Matthew Prior

Anonymous, in "The Augustan Age in England" The Album 1 (1822) 191.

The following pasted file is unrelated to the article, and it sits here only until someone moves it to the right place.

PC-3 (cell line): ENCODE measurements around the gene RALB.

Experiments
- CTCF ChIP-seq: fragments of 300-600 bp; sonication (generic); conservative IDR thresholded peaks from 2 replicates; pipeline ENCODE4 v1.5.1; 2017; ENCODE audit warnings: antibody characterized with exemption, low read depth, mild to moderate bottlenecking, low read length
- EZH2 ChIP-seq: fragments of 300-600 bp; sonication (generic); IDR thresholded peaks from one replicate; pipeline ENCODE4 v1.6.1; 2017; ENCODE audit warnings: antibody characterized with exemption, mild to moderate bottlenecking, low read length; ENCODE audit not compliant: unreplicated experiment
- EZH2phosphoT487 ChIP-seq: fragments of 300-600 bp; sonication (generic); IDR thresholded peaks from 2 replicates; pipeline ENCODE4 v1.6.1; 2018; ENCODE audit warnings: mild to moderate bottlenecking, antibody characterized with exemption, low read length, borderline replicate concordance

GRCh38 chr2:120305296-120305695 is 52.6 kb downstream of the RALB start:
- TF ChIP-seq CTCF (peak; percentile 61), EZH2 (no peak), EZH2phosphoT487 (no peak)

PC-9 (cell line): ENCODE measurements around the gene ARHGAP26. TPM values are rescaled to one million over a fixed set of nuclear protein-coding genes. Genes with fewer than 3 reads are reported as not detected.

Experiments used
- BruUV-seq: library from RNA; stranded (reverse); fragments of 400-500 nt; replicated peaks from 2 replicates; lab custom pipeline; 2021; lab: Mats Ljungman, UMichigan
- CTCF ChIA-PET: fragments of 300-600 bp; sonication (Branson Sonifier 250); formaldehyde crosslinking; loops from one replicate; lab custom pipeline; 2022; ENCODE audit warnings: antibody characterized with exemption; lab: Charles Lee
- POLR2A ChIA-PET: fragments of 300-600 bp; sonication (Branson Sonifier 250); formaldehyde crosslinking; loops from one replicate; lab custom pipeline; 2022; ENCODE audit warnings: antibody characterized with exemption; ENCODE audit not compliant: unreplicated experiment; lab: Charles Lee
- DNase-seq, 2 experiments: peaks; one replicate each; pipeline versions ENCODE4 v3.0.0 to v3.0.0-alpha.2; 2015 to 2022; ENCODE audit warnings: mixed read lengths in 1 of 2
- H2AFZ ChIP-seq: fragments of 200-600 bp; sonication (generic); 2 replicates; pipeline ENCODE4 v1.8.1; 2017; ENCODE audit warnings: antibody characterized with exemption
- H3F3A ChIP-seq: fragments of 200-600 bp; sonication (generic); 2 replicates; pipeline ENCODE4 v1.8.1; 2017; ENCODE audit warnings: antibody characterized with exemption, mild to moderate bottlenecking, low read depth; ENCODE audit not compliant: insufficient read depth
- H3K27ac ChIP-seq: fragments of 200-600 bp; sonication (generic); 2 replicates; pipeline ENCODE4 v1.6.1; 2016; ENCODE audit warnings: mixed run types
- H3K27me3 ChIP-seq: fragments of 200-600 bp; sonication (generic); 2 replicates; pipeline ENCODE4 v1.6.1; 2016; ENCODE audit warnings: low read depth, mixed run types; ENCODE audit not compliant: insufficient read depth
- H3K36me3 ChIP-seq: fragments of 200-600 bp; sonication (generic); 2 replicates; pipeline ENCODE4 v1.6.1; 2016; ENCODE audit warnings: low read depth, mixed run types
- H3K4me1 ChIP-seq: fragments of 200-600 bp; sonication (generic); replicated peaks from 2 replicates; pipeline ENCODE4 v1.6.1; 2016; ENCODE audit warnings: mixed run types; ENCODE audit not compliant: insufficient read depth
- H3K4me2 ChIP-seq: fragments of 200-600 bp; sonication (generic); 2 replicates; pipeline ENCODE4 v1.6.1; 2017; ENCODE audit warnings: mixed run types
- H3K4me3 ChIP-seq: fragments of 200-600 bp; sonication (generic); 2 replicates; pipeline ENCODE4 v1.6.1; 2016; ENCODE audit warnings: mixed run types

The chief merit of PRIOR consists in the extreme ease of his compositions — that is, of his lighter works, for on them his fame wholly rests. They are perfect in their style our language has but few writings of this sort, and none which have the grace and point of Prior. It is in this style of poetry — if poetry it can be called — in which the French excel; and Prior is almost the only English author who has contrived to preserve the archness and malice of their manner. But this style of composition is but of a very inferior order, and if it have not been much cultivated in our language, it is probably on account of its unworthiness. Such productions are not those of a very high mind, and cannot gain for their author any advanced grade of poetical reputation. When we say that they are almost the only English works of the kind, we need scarcely observe that we are far from meaning that our language is at all deficient in comic writing in verse. Prior's light and elegant pieces are equally remote from the broad humour of Butler, and the brilliant wit and keenness of some compositions of the present day.